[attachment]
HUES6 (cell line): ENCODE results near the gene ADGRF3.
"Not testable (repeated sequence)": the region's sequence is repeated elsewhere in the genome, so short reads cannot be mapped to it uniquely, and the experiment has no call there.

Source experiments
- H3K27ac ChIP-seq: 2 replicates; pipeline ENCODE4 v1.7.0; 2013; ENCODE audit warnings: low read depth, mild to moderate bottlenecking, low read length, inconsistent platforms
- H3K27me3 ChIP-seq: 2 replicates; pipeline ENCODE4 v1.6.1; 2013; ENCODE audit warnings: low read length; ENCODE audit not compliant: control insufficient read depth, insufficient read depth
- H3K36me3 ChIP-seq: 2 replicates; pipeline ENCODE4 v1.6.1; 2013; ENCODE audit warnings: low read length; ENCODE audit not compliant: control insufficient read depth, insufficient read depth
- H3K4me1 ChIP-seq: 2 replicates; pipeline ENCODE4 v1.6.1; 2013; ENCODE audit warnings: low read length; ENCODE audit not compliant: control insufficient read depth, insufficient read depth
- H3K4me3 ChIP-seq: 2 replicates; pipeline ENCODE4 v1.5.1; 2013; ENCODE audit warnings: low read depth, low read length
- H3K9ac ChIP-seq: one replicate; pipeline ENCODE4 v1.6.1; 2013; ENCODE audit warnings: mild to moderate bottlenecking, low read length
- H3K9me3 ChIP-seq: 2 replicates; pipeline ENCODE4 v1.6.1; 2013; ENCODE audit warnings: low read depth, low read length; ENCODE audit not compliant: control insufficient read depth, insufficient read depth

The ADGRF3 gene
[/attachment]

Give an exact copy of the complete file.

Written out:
HUES6 (cell line): ENCODE results near the gene ADGRF3.
"Not testable (repeated sequence)": the region's sequence is repeated elsewhere in the genome, so short reads cannot be mapped to it uniquely, and the experiment has no call there.

Source experiments
- H3K27ac ChIP-seq: 2 replicates; pipeline ENCODE4 v1.7.0; 2013; ENCODE audit warnings: low read depth, mild to moderate bottlenecking, low read length, inconsistent platforms
- H3K27me3 ChIP-seq: 2 replicates; pipeline ENCODE4 v1.6.1; 2013; ENCODE audit warnings: low read length; ENCODE audit not compliant: control insufficient read depth, insufficient read depth
- H3K36me3 ChIP-seq: 2 replicates; pipeline ENCODE4 v1.6.1; 2013; ENCODE audit warnings: low read length; ENCODE audit not compliant: control insufficient read depth, insufficient read depth
- H3K4me1 ChIP-seq: 2 replicates; pipeline ENCODE4 v1.6.1; 2013; ENCODE audit warnings: low read length; ENCODE audit not compliant: control insufficient read depth, insufficient read depth
- H3K4me3 ChIP-seq: 2 replicates; pipeline ENCODE4 v1.5.1; 2013; ENCODE audit warnings: low read depth, low read length
- H3K9ac ChIP-seq: one replicate; pipeline ENCODE4 v1.6.1; 2013; ENCODE audit warnings: mild to moderate bottlenecking, low read length
- H3K9me3 ChIP-seq: 2 replicates; pipeline ENCODE4 v1.6.1; 2013; ENCODE audit warnings: low read depth, low read length; ENCODE audit not compliant: control insufficient read depth, insufficient read depth

The ADGRF3 gene